South Sudan (MNN) — The Government of South Sudan is under a national health emergency over a polio outbreak. The United Nations Security Council told the Sudanese Government to carry out a vaccination campaign immediately to stop the spread of the disease.
The discussion of vaccinations has opened to door for more work to be developed in other health concern areas-specifically, malaria.
Here are the success stories: nine years after continuous malaria eradication efforts were launched, infection rates dropped to 1.2 million compared to 7 million in 2004, featuring a 60% decrease percentage.
According to official reports of the World Health Organization, despite the presence of neighboring countries with high infection rates such as Ethiopia and Congo, Sudan is making headway.
The Mission Society’s Vice President for mission ministries, Jim Ramsay recently returned from South Sudan. He says first of all, “The sad thing about malaria, is that it’s so preventable. Even when somebody gets malaria, if they’re treated quickly, then it’s a treatable illness. What happens so often is people don’t get the treatment; especially children-it’s deadly to children if they don’t get treatment very soon after the symptoms present themselves.”
He notes that it’s a major effort. “Just telling somebody ‘we have vaccinations to prevent polio’ does not necessarily bring them in throngs to get vaccinated. There’s a lot of teaching that needs to be done about causes of disease and prevention.”
Reducing the infection rates further means creating vaccination access, addressing cultural issues, understanding the disease and coordinating prevention responses. For The Mission Society team, it has meant a partnership with The United Methodist Church in Yei, which has one of the poorest health care situations in the world. South Sudan is one of the least developed African nations. Electricity and running water are scarce, and most people survive by subsistence farming.
Together, they’re participating in the national ‘Imagine No Malaria’ campaign. “They did grant the work in Yei with a sizable amount of money to try to help begin a campaign of training, and access to mosquito nets and other basic needs to try to help reduce the amount of malaria that is happening there.”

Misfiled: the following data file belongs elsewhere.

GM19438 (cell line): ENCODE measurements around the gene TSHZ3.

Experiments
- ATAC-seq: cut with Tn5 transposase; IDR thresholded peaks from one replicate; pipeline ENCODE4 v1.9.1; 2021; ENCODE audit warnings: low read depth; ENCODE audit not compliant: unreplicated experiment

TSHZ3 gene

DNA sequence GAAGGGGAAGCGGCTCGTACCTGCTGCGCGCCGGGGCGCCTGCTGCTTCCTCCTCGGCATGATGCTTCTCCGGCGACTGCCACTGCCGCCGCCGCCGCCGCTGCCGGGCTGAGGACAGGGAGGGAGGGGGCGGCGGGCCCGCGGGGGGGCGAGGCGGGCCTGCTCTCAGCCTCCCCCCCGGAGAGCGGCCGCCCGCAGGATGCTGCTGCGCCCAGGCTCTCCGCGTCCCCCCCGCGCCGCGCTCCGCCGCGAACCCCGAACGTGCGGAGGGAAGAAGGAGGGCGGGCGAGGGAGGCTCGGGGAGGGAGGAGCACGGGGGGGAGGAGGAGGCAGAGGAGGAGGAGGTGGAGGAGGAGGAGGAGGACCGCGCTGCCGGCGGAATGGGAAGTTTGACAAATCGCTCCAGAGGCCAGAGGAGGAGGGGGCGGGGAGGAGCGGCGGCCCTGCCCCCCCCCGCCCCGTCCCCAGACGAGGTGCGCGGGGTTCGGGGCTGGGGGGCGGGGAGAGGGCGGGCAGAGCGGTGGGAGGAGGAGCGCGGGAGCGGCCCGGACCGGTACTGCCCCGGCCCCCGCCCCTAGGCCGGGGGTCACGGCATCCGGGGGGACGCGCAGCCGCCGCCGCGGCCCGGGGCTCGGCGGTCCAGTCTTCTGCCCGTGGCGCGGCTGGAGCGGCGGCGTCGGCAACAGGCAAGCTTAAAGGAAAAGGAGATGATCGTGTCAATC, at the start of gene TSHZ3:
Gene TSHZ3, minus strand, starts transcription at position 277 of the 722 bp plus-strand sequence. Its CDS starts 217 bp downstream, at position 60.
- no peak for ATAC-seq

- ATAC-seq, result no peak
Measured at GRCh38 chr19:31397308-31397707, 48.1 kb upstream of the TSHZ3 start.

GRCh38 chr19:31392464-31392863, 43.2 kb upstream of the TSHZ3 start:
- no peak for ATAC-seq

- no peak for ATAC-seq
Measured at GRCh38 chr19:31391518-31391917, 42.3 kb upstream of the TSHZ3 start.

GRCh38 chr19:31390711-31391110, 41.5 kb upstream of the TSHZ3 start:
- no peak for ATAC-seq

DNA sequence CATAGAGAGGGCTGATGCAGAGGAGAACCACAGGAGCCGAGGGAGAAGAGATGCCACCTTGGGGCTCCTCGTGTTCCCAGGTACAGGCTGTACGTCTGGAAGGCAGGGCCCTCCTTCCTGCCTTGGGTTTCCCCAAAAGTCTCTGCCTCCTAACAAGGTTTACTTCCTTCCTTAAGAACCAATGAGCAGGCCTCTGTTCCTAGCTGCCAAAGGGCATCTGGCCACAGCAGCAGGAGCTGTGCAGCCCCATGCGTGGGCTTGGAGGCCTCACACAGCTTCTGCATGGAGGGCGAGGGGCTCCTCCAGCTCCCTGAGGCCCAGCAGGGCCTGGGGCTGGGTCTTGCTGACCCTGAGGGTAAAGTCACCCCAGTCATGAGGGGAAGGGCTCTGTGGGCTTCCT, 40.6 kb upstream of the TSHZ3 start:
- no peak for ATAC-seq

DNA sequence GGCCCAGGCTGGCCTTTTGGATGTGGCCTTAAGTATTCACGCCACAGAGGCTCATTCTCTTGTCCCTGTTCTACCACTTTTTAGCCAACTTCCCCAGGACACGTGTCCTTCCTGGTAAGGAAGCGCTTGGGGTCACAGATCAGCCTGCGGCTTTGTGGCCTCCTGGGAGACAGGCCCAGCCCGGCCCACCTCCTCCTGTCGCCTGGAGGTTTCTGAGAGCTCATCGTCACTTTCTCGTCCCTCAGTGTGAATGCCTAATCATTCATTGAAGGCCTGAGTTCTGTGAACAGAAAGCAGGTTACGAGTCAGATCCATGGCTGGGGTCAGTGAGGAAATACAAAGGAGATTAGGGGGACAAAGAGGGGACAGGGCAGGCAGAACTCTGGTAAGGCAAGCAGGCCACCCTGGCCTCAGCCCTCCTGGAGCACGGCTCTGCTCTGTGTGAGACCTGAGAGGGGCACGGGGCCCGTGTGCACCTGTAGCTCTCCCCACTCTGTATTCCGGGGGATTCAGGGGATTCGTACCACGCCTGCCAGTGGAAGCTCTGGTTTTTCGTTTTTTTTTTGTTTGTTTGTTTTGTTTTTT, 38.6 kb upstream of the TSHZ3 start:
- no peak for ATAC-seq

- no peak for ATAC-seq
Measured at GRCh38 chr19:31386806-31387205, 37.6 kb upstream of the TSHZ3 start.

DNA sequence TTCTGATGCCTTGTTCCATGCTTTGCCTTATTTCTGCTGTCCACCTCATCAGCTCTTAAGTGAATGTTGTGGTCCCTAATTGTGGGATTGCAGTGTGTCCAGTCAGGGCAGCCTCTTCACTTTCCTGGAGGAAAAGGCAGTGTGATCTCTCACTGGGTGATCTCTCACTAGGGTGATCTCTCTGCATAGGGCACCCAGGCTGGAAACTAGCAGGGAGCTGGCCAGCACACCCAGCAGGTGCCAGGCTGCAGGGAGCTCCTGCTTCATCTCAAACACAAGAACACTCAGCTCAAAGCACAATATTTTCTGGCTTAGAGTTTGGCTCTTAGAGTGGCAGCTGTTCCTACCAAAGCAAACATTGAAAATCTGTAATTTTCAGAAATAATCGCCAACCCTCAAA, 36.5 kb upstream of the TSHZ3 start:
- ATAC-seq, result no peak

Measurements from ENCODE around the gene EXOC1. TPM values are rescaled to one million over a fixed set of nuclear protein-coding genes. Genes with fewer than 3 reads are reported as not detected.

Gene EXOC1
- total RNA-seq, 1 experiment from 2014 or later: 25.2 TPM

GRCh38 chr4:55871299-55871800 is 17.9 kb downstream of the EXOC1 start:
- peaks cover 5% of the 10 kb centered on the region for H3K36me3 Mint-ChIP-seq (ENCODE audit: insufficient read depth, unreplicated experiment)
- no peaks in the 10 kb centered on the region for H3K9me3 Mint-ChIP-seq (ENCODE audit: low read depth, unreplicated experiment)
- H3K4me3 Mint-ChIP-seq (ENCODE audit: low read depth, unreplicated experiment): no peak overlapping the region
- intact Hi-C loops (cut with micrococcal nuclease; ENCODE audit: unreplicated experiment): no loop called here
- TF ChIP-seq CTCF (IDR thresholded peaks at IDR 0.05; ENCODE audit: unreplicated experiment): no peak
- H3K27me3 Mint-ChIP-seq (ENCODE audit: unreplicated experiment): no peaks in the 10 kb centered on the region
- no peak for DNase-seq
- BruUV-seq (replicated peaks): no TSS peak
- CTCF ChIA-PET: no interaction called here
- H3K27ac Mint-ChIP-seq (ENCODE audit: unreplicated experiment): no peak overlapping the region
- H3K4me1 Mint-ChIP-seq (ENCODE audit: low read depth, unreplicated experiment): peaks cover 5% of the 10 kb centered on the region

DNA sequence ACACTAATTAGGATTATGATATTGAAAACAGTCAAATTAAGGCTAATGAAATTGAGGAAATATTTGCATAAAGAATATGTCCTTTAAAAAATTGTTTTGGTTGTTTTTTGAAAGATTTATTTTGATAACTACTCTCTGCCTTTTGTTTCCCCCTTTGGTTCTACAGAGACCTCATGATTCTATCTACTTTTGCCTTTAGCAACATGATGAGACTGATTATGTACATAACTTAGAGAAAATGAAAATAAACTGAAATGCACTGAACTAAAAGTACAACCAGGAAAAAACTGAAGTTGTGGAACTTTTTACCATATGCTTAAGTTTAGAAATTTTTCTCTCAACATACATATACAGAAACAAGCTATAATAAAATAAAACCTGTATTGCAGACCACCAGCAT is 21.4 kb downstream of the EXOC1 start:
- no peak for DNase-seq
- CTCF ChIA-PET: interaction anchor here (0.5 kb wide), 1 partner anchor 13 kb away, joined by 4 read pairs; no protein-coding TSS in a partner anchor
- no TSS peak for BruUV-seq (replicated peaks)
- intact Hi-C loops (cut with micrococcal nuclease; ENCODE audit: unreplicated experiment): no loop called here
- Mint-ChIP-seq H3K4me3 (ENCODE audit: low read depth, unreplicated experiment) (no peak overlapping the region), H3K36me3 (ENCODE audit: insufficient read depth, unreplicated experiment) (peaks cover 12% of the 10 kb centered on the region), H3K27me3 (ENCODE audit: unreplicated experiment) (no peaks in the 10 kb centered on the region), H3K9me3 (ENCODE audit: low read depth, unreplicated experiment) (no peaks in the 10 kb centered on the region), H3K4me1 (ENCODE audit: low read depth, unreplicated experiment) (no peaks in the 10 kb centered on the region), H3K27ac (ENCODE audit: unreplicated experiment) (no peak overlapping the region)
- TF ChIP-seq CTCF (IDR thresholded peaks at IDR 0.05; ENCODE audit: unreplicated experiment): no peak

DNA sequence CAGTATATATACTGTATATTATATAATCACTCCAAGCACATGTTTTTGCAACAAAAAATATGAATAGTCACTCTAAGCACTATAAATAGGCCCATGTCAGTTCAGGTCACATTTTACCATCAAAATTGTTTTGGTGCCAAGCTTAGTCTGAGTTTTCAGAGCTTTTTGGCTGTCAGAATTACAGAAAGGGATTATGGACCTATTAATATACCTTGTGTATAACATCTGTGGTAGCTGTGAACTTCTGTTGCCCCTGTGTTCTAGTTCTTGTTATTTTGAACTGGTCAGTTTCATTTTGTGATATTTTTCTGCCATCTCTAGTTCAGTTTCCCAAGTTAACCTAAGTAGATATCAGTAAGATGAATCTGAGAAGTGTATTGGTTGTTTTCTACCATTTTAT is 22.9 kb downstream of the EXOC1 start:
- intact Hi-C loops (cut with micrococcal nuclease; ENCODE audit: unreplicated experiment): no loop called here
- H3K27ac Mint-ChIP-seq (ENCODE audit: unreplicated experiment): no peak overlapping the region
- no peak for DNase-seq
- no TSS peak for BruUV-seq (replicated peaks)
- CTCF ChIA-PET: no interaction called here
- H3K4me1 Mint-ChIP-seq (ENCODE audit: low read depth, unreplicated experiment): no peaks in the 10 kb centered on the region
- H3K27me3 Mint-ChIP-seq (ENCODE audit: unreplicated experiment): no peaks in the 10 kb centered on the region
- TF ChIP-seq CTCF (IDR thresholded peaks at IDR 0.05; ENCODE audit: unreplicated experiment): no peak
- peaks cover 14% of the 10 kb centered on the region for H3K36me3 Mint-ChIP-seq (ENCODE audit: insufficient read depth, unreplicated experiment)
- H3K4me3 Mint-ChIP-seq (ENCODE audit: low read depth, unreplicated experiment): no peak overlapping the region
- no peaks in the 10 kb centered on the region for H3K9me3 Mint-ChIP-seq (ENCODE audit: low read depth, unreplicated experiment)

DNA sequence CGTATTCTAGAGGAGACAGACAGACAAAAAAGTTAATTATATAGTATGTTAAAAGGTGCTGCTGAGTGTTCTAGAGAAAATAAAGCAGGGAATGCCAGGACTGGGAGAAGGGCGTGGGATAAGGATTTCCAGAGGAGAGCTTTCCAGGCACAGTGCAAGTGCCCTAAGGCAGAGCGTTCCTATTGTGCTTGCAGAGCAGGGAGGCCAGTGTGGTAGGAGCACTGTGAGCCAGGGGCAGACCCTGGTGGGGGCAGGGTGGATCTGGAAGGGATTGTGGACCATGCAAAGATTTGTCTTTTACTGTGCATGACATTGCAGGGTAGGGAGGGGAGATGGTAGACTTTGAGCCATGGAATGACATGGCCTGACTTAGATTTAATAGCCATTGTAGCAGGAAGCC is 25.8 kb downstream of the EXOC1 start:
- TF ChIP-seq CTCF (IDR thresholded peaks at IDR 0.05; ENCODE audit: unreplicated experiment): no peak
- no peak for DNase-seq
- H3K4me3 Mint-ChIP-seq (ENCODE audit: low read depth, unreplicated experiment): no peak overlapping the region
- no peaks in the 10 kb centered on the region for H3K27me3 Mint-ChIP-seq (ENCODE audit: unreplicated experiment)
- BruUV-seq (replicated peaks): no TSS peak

However, there were obstacles to overcome, explains Ramsay. “In many parts of South Sudan, people assume the cause of malaria is that someone cursed them, or cursed their child, or they’re living under the curse of an ancestor.” In response, the team is developing a curriculum to educate people about the disease, causes, and preventions, “because just handing out mosquito nets, just handing out medicines, just saying ‘if you see these symptoms you have to come’ isn’t sufficient, but a lot of it is training on the cause of malaria.”
In equipping the local church to respond to a critical need in their community, “They will train trainers, often lay people in the church, so the church then becomes a gathering place, which builds its own credibility in the community as a place of healing and wholeness that then is a very natural way to be engaged with the Gospel of Jesus Christ.”
In following this approach, local believers create a touch point for the Gospel. “These
relationships you are building with people become natural bridges and then just the fact that there’s a God of the universe that loves us, that wants us to be whole, He desires us to be reconciled with himself, to be reconciled with one another, which, certainly in a place like South Sudan there’s a need for reconciliation, and reconciled to our creation.” And the circle comes around again, says Ramsay. “Being reconciled to our Creation [means] understanding things that cause disease and understanding there are ways that God provided for us to protect ourselves.”